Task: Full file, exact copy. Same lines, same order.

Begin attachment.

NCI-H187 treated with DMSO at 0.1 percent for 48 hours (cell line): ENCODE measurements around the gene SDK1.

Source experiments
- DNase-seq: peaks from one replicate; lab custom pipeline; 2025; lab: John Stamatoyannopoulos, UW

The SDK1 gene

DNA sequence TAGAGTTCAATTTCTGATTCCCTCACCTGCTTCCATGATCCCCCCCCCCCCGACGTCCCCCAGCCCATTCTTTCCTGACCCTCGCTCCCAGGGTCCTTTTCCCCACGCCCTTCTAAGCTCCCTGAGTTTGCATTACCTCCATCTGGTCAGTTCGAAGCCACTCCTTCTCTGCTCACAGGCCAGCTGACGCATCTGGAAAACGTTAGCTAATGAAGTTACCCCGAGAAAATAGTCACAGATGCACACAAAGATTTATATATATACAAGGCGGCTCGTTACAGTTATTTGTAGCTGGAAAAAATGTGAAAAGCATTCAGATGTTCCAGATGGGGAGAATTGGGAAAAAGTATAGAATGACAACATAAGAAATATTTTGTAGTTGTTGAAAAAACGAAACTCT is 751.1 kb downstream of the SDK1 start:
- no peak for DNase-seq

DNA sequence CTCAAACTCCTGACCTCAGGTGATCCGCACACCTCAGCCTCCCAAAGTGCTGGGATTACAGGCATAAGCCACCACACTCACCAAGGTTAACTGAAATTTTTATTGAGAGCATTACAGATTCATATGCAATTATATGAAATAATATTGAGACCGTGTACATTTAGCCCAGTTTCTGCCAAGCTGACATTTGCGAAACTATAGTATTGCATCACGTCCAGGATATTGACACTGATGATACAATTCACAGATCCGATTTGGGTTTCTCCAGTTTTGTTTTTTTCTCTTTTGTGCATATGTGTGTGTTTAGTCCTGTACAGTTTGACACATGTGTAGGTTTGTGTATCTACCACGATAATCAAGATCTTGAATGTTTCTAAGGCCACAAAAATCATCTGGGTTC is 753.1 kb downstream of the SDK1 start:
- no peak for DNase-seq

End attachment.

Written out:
NCI-H187 treated with DMSO at 0.1 percent for 48 hours (cell line): ENCODE measurements around the gene SDK1.

Source experiments
- DNase-seq: peaks from one replicate; lab custom pipeline; 2025; lab: John Stamatoyannopoulos, UW

The SDK1 gene

DNA sequence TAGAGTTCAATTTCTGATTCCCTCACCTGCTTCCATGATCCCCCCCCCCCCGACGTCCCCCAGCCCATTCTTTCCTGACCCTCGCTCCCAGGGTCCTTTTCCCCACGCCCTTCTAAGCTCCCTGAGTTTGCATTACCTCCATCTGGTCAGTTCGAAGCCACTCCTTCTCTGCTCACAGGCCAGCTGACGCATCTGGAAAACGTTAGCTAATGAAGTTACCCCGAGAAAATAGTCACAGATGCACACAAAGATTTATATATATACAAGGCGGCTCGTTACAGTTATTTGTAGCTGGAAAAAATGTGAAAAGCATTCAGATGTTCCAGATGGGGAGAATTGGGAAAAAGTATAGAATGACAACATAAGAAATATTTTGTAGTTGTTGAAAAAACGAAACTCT is 751.1 kb downstream of the SDK1 start:
- no peak for DNase-seq

DNA sequence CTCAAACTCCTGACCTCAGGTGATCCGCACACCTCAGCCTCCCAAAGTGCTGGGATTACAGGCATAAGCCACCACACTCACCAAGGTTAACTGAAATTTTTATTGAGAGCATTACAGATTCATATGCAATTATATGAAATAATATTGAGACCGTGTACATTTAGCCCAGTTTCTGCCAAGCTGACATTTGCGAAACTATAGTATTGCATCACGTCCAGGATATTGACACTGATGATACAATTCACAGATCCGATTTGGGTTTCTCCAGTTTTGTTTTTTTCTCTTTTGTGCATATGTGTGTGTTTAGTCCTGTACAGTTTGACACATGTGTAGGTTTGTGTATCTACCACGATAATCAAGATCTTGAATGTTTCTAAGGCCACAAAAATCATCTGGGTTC is 753.1 kb downstream of the SDK1 start:
- no peak for DNase-seq